A property testing algorithm is required to accept objects that have a prespecified property P and reject those that are relatively far from having P. To this end, it is given query (or sampling) access to the object, and is allowed a small failure probability. Its query/sample complexity is required to be sublinear in the size of the object.

A tolerant testing algorithm is required to also accept objects that are relatively close to having the property (while still rejecting those that are far), and a distance-approximation algorithm is required to approximate the distance to having a property. Such algorithms were first explicitly defined in the work of Parnas, Rubinfeld, and Ron (JCSS 2006).

In this talk, Dana Ron will present several tolerant testing/distance-approximation algorithms for a variety of object-types and properties, and discuss some hardness results. Examples include the properties of bipartiteness of graphs, monotonicity of functions, uniformity of distributions, and subsequence-freeness.

Dana Ron is a professor in the School of Electrical Engineering at Tel Aviv University. She received her PhD from the Hebrew University in 1995. She was an NSF postdoc at MIT, a Bunting scholar at Radcliffe, a member of the Radcliffe cluster on randomness in computation, and a visiting scientist at Columbia University. During her PhD, she worked in the area of computational learning theory, and during her postdoc period was one of the founders of the area of property testing. Her current research focus is on various types of sublinear-time algorithms. She is an EATCS fellow and an ACM fellow.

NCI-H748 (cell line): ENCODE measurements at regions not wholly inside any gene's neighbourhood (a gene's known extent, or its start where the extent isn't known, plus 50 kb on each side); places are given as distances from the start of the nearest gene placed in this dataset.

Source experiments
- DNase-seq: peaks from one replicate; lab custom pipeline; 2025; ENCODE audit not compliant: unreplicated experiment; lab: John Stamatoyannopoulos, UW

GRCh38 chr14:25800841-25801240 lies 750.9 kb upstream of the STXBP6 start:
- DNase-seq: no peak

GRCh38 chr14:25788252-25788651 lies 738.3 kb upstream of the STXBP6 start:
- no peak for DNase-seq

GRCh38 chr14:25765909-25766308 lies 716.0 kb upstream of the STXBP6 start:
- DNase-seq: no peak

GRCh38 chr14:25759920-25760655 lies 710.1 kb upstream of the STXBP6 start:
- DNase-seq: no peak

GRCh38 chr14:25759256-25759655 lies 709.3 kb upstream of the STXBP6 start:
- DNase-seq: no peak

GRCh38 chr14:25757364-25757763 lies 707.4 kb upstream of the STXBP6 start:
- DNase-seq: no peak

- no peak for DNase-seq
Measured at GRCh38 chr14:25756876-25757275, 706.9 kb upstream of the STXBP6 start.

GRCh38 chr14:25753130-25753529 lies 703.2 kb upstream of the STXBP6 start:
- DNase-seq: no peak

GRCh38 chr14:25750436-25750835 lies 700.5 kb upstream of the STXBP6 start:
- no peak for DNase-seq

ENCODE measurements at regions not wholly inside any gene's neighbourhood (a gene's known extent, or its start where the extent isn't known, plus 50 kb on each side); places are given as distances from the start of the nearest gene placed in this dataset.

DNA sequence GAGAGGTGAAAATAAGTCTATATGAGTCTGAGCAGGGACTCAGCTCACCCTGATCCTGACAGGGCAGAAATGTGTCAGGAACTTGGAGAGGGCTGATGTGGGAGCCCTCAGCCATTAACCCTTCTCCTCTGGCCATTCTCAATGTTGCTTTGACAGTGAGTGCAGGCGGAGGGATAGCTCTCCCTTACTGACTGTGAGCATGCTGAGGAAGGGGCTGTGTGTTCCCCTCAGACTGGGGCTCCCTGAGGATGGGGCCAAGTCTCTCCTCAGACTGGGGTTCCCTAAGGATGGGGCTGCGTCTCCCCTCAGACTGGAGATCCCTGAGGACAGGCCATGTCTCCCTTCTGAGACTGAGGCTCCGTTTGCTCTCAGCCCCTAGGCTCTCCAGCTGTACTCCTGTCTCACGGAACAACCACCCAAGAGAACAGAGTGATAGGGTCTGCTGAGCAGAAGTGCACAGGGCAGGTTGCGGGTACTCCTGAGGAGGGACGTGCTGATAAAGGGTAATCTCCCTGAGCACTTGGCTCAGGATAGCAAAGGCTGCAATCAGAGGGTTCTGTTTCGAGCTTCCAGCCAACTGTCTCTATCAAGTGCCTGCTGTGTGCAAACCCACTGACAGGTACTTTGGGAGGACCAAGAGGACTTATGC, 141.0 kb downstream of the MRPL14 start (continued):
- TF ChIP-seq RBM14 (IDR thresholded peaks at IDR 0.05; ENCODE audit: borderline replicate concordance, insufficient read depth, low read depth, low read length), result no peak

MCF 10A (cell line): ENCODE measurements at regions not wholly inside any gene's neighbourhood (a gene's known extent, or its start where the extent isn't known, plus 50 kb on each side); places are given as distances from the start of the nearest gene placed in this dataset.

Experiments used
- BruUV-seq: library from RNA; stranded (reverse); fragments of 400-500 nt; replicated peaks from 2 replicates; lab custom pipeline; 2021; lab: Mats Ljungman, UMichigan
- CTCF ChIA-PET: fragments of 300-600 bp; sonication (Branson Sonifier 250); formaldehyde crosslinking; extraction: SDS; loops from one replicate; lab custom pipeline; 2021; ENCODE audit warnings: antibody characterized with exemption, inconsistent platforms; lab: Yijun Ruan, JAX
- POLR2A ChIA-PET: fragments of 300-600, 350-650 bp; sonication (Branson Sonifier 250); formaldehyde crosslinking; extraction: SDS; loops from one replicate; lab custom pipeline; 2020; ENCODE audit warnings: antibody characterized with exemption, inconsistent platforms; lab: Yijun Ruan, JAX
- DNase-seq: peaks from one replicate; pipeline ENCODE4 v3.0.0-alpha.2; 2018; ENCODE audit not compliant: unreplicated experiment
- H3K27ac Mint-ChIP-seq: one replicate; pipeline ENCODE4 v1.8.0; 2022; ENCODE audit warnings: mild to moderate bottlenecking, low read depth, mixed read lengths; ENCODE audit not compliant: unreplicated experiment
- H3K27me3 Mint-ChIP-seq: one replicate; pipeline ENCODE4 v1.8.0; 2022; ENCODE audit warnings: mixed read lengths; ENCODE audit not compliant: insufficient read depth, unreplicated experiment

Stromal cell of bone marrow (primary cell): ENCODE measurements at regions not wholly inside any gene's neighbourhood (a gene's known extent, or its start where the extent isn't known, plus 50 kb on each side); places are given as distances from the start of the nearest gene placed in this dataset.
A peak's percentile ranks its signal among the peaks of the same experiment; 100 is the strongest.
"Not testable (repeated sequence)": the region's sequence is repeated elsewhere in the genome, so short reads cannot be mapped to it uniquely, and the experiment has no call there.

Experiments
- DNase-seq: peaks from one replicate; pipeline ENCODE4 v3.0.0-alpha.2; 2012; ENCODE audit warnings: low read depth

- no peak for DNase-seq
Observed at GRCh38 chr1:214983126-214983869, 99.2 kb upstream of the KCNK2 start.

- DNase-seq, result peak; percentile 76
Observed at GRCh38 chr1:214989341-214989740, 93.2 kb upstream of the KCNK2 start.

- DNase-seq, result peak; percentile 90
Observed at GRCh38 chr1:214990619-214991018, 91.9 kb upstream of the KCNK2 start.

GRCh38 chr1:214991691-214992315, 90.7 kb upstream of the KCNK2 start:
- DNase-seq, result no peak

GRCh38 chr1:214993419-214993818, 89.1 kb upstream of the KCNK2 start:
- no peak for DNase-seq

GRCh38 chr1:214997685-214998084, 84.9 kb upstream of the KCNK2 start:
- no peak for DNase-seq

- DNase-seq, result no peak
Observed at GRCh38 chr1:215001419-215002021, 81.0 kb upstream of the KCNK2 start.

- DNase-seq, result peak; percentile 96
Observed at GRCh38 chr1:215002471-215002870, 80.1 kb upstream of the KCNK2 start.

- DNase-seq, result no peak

The Richard M. Karp Distinguished Lectures were created in Fall 2019 to celebrate the role of Simons Institute Founding Director Dick Karp in establishing the field of theoretical computer science, formulating its central problems, and contributing stunning results in the areas of computational complexity and algorithms. Formerly known as the Simons Institute Open Lectures, the series features visionary leaders in the field of theoretical computer science and is geared toward a broad scientific audience.

Light refreshments will be available at 4 p.m., prior to the start of the lecture. 

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